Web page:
I’ve been enjoying Neil Young’s new album. That song “Hitchiker” is pretty mind-blowing.
Having a day off is both a wonderful thing and utterly baffling. What the hell do I do?
Does it ever weird you out when the plastic shopping bag you get from dollar stores feel dusty? As though coated with the shattered dreams of those who shop there, ground into a fine powder and scattered on the wind?
We’ve moved into the apartment in Ann Arbor. It’s suitably huge and will have a bitchin’ office/guest room/music studio.
I also got a job, which is good because my unemployment was set to run out next week. Definitely feeling better regarding my financials. The wage is somewhat paltry, however, I make rent in a week. Assuming, y’know, I don’t get fired or something.
It has been suggested several times by various parties that I see the successes of others as some kind of personal assault. This is true.
I suspect (confirmed by my mother who, while not nearly as prone to bitterness, understands the root of the feeling) that this is a Jewish thing. While I’m not exactly sure what in Judaism it stems from, I’d be inclined to agree. There’s this bitter cocktail of academia, neurosis, and general noisiness that we Jews inherit. Most Jews I think escape the vortex of bitterness by carefully monitoring each of these aspects respectfully. Many Jews even turn this to their advantage by cutting down on the self-doubt component, turning the remaining elements into a energizing mixture that compels them to succeed, if only to spite others. Still, get the proportions wrong, and you run the risk of becoming a bitter little fuck whose sense of self-worth takes a blow every time someone else (either close friend, vague acquaintance, or total stranger) due to no fault of their own, succeeds.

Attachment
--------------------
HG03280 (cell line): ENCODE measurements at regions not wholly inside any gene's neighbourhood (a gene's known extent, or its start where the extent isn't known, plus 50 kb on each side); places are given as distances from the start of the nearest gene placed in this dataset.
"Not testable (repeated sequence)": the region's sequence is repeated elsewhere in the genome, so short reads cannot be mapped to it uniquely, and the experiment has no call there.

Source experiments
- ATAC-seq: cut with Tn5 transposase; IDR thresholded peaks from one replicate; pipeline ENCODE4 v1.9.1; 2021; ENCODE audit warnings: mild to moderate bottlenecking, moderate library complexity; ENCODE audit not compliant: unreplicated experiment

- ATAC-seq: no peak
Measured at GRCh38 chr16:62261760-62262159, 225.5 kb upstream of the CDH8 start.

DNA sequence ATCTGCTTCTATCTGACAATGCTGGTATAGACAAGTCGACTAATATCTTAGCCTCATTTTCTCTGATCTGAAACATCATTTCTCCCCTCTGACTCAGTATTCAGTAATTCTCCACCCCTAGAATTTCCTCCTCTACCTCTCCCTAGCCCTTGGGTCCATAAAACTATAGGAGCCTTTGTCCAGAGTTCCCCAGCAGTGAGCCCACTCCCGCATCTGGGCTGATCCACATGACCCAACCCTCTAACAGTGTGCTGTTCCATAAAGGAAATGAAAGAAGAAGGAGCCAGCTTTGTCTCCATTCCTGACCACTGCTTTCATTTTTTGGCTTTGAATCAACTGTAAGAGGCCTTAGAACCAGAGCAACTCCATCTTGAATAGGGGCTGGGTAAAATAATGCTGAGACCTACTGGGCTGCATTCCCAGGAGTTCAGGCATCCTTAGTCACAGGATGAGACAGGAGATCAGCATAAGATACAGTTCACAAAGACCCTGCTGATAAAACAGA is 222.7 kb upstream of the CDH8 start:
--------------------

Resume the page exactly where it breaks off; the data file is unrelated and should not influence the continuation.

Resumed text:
This theory of radical self importance hinges on the idea that that success is a finite commodity, banked somewhere in the collective experience to be deposited and withdrawn by the truly exemplary. Someone’s success half a world away somehow taps into this bak and inhibits the ability for ANYONE to succeed, the ANYONE in this case translating to ME.
More specifically, I look at the achievement of others and, even when I’m not outright resentful, I suffer pangs of, “Why wasn’t that me?”
I have learned over the years to conceal this terminal case of bad wiring. My friends and family know about it because well, I don’t think it’s possible to accept my without knowing who my bedfellow is. When make small efforts to reveal this to supposedly well-adujsted strangers, I’m usually greeted with confused stares and some plaitude like, “You know, someone else’s success doesn’t take anything away from you.”
This sort of sentiment sets makes my teeth ache. It’s stating the obvious. Of course it’s all in my head. Of course the accomplishments of people who have never met me aren’t motivated by a desire to show me up. Is it really required that someone disabuse me of my bloated sense of self-worth?
You know what? Fuck off. Who wants to be well-adjusted? Who’d want to be well-adjusted when they can see HOW MUCH FUCKING FUN I’M HAVING???